PETER H. GARBINCIUS. As a pasta machine makes dough into long strands of spaghetti, pillows of ravioli, or curly mounds of rigatoni, depending on the attachments, so fixed- target experiments take a stream of protons and produce particle beams of whatever kind they need, using specialized targets and selection devices. At Fermilab, where nine fixed-target experiments are currently running, the menu includes beams of particles such as hyperons, neutral kaons, and the dieter's delight-the calorie-free neutrinos.
Primary protons from the Tevatron- the basic ingredient of all but two of the fixed-target experiments-hit targets to produce secondary beams. Some experiments use the secondary beams directly, while some require another stage to study particles that decay from them. In either case, the first choice experimenters make is what type of target to use.
The optimum target is one that favors producing the particles of interest, but does not absorb them. E872 needs neutrinos, elementary particles that react with matter so little that they can travel through the earth itself without being significantly absorbed. That experiment's target consists of a thick block of tungsten, in which pions materialize and decay into neutrinos. The rest of the beamline is mostly absorbent shielding, to take everything but the neutrinos out of the beam. E831, on the other hand, needs a beam of photons that would be completely absorbed by a metal target. Experimenters there chose liquid deuterium for their target because compared to metals it has a more favorable balance of charge and mass. The charge in the target particle absorbs and reconverts photons (bad for beam intensity), while a high mass favors producing photons (good for beam intensity).
Experimenters focus the primary proton beam down to a narrow spot illuminating their target. Again, they make trade-offs. The smallest spots give the most intense beams, but focusing the bems too strongly could melt the target.
Directly downstream from the target, experimenters select for the particles they're interested in. KTeV, for example, selects for the subatomic particles called neutral kaons. A magnetic field sweeps charged particles out of the way. The neutral kaons are not affected by magnetic fields, and emerge in all directions. Experimenters could position a detector in the straight-ahead direction to get the maximum number of kaons, but unwanted neutrons are also most numerous there, so they move to an angle where they get enough kaons, but not too many neutrons. At a wider angle they could get fewer neutrons-a smaller background to the signal-but they'd also get fewer kaons.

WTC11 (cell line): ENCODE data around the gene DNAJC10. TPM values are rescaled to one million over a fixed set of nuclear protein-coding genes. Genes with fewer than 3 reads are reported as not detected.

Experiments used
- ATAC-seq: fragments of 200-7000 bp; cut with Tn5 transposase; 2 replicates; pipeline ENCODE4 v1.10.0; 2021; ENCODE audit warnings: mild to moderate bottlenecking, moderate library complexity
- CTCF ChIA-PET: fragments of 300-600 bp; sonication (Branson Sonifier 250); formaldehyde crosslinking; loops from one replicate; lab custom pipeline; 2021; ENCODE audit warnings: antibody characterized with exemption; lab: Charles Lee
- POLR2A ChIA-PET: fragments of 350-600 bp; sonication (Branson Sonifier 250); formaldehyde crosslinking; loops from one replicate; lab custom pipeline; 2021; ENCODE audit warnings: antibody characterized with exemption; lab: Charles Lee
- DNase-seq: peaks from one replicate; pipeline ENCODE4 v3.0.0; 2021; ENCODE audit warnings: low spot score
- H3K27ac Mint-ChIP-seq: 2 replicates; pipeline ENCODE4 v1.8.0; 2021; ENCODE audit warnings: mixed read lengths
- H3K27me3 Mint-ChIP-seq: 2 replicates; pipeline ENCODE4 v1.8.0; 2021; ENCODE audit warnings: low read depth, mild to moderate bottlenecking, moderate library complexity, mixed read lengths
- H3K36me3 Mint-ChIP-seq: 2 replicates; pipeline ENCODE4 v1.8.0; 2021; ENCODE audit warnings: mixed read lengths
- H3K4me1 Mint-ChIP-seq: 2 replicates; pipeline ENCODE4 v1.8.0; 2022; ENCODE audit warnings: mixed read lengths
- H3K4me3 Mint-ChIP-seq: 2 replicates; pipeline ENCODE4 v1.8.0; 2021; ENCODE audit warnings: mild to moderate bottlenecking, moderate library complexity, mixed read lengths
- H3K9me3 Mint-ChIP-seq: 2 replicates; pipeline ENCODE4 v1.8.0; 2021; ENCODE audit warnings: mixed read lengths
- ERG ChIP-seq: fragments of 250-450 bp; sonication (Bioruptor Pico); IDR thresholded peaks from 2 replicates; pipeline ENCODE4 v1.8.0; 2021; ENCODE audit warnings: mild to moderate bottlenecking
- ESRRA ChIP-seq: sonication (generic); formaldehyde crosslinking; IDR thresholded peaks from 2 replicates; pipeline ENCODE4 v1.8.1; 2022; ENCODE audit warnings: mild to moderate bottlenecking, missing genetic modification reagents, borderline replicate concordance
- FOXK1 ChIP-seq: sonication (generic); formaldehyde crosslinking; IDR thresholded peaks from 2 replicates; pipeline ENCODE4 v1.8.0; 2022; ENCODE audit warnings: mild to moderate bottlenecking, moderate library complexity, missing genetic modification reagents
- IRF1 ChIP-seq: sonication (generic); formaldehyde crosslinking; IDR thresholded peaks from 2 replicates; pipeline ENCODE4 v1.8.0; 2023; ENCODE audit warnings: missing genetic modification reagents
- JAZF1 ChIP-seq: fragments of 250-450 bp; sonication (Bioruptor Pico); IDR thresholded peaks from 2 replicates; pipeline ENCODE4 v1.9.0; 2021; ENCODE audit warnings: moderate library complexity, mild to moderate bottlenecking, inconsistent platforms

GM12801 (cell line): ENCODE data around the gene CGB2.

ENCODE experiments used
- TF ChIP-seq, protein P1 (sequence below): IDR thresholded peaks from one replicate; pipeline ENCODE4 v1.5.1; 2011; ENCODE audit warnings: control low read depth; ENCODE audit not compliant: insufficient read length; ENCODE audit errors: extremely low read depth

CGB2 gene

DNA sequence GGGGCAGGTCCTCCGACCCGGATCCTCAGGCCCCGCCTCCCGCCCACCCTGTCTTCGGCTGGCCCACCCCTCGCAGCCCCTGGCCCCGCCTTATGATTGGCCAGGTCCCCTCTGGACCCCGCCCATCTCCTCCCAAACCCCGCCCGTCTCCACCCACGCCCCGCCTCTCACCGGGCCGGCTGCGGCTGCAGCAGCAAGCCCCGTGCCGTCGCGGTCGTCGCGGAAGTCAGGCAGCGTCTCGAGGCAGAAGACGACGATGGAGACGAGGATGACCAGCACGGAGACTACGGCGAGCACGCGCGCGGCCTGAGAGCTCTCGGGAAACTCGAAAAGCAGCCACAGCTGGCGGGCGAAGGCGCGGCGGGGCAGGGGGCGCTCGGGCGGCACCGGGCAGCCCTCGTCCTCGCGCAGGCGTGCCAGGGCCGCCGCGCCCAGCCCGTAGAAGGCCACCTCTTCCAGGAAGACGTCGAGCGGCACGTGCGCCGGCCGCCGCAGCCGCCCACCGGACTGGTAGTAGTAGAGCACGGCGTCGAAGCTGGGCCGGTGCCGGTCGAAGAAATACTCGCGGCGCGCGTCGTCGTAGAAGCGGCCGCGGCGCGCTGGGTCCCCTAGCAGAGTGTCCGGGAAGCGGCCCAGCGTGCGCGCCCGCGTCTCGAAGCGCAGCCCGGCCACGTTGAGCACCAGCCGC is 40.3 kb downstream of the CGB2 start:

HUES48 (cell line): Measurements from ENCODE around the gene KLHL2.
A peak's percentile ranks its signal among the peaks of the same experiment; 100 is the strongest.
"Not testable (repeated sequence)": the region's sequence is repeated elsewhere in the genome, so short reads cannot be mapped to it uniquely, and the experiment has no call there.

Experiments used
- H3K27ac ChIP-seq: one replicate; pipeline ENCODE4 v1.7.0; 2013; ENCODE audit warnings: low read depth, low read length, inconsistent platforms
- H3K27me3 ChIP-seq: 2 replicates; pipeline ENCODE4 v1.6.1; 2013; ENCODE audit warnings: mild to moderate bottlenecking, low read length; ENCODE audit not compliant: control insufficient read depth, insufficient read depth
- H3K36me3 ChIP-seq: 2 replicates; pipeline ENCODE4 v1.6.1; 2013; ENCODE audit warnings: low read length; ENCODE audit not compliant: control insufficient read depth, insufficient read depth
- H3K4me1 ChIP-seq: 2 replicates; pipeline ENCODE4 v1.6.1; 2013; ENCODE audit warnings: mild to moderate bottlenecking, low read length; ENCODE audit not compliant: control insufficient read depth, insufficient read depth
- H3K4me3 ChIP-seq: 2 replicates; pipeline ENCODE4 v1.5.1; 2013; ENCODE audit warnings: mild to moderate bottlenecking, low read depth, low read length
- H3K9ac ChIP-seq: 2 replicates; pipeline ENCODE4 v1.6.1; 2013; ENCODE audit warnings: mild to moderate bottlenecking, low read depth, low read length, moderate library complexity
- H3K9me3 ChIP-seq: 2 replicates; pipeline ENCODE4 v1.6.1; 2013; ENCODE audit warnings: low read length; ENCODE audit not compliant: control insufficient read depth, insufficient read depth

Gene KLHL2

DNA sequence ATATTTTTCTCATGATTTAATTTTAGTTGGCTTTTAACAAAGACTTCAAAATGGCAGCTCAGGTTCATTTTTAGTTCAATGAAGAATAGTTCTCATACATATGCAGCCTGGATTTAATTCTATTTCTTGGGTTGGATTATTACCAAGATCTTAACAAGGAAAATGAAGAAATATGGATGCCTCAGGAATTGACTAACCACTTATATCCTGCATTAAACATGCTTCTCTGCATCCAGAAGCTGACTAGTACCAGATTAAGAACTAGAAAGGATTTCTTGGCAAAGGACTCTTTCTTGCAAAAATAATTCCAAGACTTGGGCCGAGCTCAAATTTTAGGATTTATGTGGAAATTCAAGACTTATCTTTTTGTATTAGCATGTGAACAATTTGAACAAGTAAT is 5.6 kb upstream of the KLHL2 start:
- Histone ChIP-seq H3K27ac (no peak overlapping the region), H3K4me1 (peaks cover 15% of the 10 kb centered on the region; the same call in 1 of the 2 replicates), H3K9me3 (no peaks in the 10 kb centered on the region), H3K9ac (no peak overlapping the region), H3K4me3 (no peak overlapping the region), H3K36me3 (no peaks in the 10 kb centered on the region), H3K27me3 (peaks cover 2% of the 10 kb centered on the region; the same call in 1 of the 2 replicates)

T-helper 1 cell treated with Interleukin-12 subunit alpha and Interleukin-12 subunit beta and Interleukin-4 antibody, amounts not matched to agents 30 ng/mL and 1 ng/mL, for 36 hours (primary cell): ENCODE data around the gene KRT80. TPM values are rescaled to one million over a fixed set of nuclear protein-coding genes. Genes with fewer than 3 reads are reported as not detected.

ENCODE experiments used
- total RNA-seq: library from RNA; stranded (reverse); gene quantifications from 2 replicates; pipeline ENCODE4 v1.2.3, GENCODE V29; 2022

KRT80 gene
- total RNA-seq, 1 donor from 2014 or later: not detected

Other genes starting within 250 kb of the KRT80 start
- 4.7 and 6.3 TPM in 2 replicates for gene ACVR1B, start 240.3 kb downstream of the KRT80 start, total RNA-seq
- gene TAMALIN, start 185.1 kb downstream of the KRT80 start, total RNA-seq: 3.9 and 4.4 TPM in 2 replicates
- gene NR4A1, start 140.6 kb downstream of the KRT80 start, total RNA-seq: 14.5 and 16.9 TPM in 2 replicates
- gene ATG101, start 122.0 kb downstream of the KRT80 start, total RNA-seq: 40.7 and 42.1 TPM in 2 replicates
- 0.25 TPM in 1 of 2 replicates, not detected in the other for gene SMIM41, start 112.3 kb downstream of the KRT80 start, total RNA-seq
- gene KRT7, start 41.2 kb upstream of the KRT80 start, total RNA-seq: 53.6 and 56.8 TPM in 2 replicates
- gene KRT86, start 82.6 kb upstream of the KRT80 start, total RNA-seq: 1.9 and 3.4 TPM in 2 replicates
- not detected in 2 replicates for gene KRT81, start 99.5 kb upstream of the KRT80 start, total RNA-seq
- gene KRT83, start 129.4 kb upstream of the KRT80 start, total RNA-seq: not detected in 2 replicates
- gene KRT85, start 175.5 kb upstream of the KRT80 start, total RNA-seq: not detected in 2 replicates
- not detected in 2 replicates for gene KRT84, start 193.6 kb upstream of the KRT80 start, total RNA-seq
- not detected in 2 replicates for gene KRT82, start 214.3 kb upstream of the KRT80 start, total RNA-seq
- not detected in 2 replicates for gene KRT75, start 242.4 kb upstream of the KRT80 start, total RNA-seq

Experimenters make trade-offs in selecting a target, focusing the primary beam onto the target, and purifying the secondary beam, always seeking the strategy that will yield high signal and low background. They don't have as much choice, however, in where they position the detectors. The physical length of a fixed-target beamline is determined by the lifetime of the chosen particle. Some fixed-target experiments stretch over a kilometer or more. The Sigma-minuses used in E781 have a lifetime of 1.5 x 10 -10 seconds, and travel about seven meters before decaying, so the experimental detectors are close to the target. The pions in E815 have a lifetime over a hundred times longer than that of the Sigmaminuses, and travel correspondingly far- ther before decaying.
The fixed-target experiments look very different from one another, and require specialized beams to achieve their physics goals. It's the technique for forming the beam that's the same. As one experimenter put it, you focus, you target, you make a selection, and you do something about your background.